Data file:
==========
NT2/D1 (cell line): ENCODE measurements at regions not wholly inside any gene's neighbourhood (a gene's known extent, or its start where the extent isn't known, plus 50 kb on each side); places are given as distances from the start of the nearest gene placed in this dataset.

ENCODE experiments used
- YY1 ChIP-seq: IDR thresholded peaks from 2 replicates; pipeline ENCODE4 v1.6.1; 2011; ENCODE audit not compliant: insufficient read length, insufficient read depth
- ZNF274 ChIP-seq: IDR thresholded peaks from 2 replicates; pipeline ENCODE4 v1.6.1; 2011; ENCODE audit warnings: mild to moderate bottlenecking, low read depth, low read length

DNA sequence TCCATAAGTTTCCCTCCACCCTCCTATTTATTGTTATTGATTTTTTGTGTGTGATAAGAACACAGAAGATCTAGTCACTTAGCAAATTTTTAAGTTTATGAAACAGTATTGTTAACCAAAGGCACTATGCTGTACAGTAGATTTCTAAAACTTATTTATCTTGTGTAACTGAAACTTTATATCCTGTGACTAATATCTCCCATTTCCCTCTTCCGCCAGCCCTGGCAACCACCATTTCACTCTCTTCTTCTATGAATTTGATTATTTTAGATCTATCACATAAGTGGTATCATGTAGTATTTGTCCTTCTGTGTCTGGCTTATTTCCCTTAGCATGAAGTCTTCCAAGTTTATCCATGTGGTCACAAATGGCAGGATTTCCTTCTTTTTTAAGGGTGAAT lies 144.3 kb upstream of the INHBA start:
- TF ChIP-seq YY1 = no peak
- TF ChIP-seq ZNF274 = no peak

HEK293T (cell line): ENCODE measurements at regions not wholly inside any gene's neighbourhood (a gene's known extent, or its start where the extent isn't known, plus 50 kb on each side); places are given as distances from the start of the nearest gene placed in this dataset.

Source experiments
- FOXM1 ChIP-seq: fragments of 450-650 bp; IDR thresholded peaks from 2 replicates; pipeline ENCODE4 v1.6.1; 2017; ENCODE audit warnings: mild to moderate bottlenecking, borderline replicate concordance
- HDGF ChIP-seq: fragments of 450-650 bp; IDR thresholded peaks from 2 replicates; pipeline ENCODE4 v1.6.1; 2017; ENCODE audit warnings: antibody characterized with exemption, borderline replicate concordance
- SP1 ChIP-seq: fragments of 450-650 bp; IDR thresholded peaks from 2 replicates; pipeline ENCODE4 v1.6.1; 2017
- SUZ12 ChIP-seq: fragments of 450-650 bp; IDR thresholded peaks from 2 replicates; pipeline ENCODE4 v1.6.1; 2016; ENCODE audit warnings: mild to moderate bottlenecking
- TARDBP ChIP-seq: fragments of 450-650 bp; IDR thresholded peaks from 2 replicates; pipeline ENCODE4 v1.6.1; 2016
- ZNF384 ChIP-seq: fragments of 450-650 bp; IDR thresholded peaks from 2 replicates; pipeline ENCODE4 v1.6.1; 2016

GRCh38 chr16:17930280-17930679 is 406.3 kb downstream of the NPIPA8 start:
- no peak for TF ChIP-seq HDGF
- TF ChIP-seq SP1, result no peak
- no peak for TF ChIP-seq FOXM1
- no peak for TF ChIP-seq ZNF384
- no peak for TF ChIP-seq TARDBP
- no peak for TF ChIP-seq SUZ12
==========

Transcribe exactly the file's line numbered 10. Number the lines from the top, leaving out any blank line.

- FOXM1 ChIP-seq: fragments of 450-650 bp; IDR thresholded peaks from 2 replicates; pipeline ENCODE4 v1.6.1; 2017; ENCODE audit warnings: mild to moderate bottlenecking, borderline replicate concordance